Poet's Choice: 'Elegy with a Mute Bell' by Brian Barker

By Brian Barker
Sunday, August 16, 2009

"Elegy with a Mute Bell" began in a workshop taught by Edward Hirsch at the University of Houston where I was a graduate student. The assignment was to write a poem that addressed the notion of form -- poetic or other -- in some way. At the time, I had been thinking about the relationship between form and function, between form and the essence of a thing. What happens when something loses its form? Does it cease to exist? Does it continue on as a figment of its former self, or does it become something else entirely? If the latter, how much is the new thing dependent on human will or imagination? These are large, abstract questions that are grounded in this poem in one object: a clapperless bell that I took as a keepsake from my great-grandmother's house after her death.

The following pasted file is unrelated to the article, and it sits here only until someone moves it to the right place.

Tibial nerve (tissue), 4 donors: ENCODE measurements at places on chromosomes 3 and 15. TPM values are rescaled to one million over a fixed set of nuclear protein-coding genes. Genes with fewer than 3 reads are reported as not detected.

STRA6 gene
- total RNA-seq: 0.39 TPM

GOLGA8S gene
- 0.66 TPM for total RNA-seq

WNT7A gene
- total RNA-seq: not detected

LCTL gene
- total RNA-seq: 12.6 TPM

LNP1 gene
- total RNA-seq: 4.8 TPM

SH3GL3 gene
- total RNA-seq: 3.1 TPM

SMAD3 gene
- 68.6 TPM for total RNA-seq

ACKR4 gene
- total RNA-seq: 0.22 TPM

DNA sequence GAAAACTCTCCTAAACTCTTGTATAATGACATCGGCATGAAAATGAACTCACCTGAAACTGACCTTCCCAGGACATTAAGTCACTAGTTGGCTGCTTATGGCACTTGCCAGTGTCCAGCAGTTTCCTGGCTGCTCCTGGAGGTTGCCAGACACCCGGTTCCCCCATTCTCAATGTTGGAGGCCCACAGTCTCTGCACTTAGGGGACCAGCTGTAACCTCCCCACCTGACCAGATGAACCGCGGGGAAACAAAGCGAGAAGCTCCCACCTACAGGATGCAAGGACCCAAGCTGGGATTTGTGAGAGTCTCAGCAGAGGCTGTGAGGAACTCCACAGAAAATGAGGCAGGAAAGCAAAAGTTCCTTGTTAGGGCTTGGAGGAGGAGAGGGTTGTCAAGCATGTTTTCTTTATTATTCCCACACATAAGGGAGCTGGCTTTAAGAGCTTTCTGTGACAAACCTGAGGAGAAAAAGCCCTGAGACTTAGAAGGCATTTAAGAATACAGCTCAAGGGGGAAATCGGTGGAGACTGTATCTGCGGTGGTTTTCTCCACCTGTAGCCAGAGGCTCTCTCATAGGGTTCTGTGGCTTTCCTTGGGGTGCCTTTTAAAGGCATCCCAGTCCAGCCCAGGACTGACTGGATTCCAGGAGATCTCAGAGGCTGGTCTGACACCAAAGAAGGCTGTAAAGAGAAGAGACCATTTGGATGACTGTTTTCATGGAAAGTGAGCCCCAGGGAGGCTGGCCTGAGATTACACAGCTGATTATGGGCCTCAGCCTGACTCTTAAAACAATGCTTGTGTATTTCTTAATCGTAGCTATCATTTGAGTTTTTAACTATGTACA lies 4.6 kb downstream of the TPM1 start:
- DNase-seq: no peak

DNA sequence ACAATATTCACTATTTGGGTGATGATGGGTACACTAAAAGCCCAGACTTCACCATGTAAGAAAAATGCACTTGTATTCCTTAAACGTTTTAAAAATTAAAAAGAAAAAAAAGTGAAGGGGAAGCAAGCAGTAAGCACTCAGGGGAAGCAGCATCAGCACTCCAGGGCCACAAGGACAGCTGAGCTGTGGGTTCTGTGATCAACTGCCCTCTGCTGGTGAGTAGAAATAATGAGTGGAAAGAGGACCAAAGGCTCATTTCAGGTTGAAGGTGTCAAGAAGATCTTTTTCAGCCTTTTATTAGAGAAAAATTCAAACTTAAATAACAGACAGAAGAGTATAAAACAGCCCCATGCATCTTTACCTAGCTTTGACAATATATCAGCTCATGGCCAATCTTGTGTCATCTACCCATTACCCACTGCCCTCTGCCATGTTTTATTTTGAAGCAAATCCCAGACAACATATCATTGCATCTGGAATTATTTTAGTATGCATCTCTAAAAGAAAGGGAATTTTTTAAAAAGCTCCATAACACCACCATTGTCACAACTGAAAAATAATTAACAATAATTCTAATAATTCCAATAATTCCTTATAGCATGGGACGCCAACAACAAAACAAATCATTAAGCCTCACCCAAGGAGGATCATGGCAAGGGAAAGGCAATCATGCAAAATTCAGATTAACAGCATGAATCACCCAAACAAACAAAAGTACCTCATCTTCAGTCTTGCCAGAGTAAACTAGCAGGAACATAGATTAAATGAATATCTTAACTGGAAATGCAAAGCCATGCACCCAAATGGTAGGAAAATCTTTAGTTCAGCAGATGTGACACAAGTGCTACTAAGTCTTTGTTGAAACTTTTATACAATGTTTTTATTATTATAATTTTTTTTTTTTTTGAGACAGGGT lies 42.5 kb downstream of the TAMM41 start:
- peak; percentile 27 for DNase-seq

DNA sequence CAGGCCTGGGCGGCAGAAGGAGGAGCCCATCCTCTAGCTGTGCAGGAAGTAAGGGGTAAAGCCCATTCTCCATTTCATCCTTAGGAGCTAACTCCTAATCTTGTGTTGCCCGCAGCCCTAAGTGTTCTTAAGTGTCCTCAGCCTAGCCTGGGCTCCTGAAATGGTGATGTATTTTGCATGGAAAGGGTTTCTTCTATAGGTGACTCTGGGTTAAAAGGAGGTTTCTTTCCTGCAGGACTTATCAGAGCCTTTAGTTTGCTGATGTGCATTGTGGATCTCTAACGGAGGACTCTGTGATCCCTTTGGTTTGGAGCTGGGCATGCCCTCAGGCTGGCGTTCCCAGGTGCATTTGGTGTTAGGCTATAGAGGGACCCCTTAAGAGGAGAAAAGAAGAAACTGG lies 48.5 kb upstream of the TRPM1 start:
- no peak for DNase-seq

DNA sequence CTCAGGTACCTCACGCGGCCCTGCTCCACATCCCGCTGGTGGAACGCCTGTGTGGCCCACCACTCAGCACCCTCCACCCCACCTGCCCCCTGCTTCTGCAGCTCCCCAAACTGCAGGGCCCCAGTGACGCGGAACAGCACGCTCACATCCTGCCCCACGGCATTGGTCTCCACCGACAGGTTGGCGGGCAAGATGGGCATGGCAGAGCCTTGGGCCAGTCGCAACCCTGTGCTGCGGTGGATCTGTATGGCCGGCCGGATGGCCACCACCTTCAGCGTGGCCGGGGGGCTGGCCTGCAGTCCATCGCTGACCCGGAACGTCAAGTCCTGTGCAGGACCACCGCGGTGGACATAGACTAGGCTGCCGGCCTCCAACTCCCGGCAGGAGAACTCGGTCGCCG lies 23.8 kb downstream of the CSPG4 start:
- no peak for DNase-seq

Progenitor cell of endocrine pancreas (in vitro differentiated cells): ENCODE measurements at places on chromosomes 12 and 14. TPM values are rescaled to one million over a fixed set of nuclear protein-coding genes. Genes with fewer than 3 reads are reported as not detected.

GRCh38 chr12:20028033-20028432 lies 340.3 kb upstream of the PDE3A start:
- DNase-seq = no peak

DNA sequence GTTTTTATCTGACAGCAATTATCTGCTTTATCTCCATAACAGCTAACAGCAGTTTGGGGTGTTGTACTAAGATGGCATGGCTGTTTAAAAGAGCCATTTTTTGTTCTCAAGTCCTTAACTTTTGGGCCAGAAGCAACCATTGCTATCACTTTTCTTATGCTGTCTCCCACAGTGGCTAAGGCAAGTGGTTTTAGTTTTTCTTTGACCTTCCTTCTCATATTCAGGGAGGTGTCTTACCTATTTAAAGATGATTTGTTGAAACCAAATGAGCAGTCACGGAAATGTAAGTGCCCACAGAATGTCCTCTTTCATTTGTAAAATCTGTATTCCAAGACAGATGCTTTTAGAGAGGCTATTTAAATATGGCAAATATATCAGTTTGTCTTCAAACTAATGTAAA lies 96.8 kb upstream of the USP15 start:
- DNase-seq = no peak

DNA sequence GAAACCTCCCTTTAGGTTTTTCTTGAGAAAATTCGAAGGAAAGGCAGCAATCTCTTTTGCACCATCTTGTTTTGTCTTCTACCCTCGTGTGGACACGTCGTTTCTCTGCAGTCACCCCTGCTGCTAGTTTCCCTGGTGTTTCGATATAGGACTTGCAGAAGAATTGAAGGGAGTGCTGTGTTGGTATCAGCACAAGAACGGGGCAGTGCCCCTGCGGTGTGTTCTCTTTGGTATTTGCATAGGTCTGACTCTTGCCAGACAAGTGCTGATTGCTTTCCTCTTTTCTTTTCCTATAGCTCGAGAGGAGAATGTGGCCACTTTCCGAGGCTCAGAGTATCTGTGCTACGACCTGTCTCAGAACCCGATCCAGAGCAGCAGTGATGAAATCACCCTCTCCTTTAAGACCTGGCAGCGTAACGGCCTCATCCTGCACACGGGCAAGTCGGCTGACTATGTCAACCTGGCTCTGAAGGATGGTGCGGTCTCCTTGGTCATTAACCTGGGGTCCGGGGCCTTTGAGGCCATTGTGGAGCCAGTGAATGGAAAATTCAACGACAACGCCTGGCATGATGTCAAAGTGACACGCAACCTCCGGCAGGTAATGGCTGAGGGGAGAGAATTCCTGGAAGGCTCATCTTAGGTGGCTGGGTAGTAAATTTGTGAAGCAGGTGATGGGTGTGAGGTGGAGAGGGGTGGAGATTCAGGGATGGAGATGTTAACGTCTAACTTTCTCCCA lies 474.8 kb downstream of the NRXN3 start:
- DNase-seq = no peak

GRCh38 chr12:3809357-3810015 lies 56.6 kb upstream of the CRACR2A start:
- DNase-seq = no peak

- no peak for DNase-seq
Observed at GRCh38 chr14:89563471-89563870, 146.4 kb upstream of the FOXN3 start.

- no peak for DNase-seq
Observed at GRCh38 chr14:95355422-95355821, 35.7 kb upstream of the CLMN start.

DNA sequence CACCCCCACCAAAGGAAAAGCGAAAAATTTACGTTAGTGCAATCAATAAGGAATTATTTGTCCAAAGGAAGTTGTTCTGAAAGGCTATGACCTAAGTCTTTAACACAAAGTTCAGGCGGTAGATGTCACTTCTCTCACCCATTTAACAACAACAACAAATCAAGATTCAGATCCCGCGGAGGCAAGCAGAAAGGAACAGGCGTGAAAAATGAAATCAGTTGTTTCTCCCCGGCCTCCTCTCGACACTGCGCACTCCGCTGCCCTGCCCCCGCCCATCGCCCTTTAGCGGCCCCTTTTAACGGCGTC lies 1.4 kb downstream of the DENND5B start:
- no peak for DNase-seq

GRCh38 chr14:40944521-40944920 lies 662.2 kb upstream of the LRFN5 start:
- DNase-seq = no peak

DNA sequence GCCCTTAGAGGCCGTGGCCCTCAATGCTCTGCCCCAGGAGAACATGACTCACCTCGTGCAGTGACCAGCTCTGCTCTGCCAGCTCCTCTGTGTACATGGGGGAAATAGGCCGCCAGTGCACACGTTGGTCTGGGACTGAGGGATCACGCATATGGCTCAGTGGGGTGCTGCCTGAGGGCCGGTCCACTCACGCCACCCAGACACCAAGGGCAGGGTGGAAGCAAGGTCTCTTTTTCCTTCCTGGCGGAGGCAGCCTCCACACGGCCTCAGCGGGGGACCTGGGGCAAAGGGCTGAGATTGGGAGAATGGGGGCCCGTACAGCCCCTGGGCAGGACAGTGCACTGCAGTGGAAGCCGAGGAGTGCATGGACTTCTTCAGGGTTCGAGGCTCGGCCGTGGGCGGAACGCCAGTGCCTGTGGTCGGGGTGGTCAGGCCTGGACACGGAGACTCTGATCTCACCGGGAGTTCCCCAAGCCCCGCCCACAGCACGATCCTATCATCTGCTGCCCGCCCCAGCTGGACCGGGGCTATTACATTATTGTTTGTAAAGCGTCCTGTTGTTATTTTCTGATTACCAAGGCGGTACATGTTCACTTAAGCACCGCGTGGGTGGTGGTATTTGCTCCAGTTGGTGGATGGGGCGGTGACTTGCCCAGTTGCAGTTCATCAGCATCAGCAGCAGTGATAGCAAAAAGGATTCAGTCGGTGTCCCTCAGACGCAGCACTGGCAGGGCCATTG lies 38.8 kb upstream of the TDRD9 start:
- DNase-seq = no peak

At least, I thought the questions were grounded in the bell. The surprise of the poem -- for me at the time of composition and, I hope, for the reader -- is the imaginative leap in the second section of the poem. Here the questions take on an emotional weight as they address the human form, the body and its inevitable diminishment.

The poem is an elegy, but in rereading it, I can't help but think of it as a statement about poetry itself. Form in the world breaks down, but poetry pushes back against this transience of being. It makes palpable again everything we lose to the unyielding forces of time.

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Elegy with a Mute Bell -- in memory of C.M.L., 1899-1982


This is what I've chosen

to remember her by. Not her cabinets

of chipped china, or shelves of porcelain


bric-a-brac, or boxes of empty snuff tins,

but a small bell. The carved handle painted

green, and where the green has given way

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